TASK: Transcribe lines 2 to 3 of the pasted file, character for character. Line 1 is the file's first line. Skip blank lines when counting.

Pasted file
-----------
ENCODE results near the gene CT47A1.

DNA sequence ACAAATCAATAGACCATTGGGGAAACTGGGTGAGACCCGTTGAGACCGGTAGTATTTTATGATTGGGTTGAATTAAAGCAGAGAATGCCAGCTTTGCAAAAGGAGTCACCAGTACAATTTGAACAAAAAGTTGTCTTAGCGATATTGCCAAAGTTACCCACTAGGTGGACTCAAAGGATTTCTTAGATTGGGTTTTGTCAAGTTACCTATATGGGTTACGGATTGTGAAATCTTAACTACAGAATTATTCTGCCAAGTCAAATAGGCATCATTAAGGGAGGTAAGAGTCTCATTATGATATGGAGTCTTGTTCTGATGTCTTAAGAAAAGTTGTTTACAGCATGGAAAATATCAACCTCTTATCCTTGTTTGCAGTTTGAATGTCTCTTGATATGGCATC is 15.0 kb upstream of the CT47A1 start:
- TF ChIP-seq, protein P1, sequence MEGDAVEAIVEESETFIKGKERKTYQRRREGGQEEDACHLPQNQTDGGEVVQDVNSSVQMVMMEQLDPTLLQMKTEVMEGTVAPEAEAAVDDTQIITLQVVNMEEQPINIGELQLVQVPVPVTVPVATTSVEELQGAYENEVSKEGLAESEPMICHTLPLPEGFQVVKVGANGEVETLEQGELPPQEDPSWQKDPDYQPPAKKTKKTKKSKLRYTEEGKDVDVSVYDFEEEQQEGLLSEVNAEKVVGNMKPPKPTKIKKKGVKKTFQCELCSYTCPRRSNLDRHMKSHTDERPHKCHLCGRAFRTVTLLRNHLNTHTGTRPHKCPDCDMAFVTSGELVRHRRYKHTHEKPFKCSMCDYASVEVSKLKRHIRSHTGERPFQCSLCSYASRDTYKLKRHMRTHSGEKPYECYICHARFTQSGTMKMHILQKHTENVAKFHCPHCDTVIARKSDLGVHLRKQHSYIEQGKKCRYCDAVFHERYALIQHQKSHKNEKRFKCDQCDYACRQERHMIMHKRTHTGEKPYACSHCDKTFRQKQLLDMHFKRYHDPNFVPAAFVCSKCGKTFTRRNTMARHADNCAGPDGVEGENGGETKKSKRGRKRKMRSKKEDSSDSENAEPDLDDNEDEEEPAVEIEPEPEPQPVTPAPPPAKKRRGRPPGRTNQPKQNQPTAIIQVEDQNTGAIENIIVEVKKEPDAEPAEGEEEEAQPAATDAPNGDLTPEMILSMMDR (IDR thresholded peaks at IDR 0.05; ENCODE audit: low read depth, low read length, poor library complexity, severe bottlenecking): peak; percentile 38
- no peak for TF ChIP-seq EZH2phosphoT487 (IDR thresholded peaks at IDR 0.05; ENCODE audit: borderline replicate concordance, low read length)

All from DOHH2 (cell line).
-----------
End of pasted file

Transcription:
DNA sequence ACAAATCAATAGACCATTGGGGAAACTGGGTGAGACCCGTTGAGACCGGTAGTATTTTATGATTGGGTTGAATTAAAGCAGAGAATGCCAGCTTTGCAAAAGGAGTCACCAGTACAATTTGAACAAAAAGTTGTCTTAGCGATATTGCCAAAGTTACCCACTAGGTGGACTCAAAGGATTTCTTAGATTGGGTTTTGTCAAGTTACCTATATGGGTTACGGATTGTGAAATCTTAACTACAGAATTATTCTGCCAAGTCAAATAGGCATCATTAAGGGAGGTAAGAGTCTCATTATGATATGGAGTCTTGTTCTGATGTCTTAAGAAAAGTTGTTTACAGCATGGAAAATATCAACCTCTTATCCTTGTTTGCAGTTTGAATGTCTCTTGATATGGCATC is 15.0 kb upstream of the CT47A1 start:
- TF ChIP-seq, protein P1, sequence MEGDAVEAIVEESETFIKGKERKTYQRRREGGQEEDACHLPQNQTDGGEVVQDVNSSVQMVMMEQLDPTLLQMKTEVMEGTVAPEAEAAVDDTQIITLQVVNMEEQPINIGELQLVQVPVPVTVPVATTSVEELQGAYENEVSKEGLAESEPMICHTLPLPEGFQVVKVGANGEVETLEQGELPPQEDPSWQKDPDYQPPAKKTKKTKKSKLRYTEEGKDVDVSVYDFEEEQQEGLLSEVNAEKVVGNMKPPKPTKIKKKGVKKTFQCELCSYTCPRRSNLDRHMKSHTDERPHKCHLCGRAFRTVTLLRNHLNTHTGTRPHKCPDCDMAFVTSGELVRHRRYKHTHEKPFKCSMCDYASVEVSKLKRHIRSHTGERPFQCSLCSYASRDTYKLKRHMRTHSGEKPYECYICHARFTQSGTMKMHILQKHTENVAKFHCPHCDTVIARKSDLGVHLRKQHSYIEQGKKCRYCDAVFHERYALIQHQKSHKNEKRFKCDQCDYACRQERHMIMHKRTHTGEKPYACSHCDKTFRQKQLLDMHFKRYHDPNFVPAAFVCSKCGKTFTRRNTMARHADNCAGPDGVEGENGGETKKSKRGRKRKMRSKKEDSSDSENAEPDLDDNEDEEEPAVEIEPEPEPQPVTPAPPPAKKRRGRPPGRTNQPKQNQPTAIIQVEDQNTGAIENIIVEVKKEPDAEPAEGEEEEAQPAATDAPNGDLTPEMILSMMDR (IDR thresholded peaks at IDR 0.05; ENCODE audit: low read depth, low read length, poor library complexity, severe bottlenecking): peak; percentile 38